The Liverpool and Manchester Rail-Way, which opened for business on September 15, 1830 after seven years' construction, was the first railway to rely exclusively on locomotives driven by steam power, with no horse-drawn traffic permitted at any time. It was also the first to be entirely double track throughout its length; the first to have a signalling system; the first to be fully timetabled; and the first to carry mail. It was also one of first to carry passengers on a regular basis. One of the results of all this innovation was huge popular interest reflected in a large number of publications of all kinds about the railroad, including a whole new genre of publishing--railroad travel guides.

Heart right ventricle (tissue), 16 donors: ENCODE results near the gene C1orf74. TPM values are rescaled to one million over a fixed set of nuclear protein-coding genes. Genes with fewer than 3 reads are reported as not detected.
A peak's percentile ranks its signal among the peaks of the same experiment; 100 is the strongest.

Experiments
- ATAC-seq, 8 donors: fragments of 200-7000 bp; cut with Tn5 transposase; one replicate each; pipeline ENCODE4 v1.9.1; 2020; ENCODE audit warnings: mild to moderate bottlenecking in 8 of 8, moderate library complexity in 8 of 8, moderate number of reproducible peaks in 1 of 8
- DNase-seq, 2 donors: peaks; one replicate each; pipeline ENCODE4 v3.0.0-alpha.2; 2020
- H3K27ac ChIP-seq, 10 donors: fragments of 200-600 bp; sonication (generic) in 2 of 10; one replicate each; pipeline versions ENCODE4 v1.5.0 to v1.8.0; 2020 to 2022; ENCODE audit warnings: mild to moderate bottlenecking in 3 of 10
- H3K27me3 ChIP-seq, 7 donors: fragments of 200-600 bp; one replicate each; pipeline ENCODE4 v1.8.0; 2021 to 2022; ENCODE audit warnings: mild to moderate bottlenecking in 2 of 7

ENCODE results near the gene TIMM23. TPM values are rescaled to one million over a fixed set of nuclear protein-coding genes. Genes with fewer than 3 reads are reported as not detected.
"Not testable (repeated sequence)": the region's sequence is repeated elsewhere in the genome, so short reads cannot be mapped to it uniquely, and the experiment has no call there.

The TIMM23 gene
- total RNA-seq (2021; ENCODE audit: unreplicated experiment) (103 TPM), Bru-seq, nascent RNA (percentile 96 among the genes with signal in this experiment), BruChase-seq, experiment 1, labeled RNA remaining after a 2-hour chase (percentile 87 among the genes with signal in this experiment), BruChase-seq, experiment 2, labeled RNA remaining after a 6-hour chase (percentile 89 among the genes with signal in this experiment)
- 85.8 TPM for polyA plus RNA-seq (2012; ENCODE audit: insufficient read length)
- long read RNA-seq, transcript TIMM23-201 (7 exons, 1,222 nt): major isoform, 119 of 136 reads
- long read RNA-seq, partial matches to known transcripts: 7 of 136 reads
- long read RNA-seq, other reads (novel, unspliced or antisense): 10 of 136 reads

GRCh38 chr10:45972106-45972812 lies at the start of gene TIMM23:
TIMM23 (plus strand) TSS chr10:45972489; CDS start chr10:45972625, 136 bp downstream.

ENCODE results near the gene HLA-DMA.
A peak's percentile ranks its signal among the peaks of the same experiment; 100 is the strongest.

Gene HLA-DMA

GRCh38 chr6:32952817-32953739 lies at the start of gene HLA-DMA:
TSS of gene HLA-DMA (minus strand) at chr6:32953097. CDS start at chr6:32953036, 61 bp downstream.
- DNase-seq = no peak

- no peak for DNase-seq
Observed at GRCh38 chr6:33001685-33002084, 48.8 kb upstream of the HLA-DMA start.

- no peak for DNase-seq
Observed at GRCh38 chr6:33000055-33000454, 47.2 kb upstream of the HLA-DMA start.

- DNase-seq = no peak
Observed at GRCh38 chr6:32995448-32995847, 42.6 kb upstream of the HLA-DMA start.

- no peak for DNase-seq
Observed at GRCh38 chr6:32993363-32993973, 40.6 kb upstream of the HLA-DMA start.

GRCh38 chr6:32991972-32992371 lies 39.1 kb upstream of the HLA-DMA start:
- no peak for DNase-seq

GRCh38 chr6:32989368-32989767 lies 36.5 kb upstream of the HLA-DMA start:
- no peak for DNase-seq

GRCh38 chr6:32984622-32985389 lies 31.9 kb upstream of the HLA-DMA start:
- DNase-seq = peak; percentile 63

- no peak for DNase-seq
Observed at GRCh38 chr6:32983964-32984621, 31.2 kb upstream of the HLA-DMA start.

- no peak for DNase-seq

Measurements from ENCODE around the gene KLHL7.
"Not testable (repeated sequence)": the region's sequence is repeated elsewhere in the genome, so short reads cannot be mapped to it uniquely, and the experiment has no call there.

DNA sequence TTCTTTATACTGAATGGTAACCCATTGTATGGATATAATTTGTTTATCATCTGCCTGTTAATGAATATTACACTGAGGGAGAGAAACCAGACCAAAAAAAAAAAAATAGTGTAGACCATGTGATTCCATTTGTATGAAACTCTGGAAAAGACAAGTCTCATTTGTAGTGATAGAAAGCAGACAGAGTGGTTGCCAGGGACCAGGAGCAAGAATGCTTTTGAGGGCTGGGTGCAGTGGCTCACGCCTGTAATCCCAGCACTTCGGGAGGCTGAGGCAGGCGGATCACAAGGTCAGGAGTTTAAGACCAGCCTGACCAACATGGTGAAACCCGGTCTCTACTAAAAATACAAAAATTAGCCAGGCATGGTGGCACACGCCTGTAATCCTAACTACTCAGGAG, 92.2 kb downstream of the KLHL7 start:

Between 1830 and 1831 there were three editions of James Scott Walker's An accurate description of the Liverpool and Manchester Rail-Way...issued in Liverpool by J.F. Cannell. This pamphlet contains two folding engravings of the train in operation, the train schedule and list of fares, and details of sights along the way. My copy of the third edition, published in 1831, has an inserted slip updating the schedule and list of fares. Walker's may be the earliest guide to the first railroad to carry passengers on a commercial basis that contains images of the railroad in operation.